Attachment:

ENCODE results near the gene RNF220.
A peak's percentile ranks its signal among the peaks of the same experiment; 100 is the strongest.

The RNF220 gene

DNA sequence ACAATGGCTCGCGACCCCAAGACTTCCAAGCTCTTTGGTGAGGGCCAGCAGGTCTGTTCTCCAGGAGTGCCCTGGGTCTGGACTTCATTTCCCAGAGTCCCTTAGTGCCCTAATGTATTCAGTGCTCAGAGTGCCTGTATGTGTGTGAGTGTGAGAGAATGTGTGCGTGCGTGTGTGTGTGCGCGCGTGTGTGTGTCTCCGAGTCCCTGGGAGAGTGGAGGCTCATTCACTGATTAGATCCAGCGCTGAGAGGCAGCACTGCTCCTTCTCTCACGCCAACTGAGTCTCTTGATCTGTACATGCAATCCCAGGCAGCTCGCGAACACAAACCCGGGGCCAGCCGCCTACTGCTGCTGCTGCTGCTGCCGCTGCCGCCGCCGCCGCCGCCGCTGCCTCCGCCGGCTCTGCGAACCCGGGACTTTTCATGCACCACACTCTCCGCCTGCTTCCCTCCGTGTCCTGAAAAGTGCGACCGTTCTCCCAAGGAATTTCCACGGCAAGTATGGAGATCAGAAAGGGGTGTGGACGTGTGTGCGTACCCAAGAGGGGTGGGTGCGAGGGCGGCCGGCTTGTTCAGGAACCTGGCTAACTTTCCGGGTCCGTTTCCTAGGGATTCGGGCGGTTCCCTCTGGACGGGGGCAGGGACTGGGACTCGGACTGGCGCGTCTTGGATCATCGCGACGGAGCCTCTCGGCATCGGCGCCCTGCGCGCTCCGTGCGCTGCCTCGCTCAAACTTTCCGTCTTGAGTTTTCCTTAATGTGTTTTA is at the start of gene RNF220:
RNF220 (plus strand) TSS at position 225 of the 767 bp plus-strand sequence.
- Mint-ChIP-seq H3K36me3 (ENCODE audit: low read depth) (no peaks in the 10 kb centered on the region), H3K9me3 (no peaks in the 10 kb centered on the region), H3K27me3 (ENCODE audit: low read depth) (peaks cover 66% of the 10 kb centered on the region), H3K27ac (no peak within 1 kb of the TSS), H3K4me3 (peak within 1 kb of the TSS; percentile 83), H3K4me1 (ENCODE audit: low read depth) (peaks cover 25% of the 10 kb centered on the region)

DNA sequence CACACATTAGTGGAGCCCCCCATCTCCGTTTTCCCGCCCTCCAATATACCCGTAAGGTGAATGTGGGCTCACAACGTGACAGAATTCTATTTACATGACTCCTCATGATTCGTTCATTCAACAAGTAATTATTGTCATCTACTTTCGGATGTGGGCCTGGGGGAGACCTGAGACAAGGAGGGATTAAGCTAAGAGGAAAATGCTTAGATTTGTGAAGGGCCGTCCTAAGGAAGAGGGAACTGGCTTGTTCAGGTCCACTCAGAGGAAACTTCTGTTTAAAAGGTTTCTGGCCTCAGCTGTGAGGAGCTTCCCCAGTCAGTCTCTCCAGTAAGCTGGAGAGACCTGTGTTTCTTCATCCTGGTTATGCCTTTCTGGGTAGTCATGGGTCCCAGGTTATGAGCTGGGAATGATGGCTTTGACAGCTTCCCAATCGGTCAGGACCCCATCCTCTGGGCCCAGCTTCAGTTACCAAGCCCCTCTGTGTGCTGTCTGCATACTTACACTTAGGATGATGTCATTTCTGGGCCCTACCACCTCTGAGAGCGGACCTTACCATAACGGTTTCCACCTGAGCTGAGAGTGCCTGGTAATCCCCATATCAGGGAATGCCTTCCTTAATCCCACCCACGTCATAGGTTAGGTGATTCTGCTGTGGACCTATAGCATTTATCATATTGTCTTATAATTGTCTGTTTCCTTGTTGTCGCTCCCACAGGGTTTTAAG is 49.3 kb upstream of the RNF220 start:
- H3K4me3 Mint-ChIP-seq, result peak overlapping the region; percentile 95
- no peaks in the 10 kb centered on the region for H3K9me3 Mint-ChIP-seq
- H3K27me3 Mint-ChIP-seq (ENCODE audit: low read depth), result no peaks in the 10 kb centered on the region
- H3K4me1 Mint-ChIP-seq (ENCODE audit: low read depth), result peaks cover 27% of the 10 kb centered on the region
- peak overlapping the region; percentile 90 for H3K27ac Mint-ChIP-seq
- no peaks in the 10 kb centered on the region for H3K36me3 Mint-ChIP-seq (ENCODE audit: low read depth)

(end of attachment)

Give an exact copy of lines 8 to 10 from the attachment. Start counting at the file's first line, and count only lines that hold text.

- H3K4me3 Mint-ChIP-seq, result peak overlapping the region; percentile 95
- no peaks in the 10 kb centered on the region for H3K9me3 Mint-ChIP-seq
- H3K27me3 Mint-ChIP-seq (ENCODE audit: low read depth), result no peaks in the 10 kb centered on the region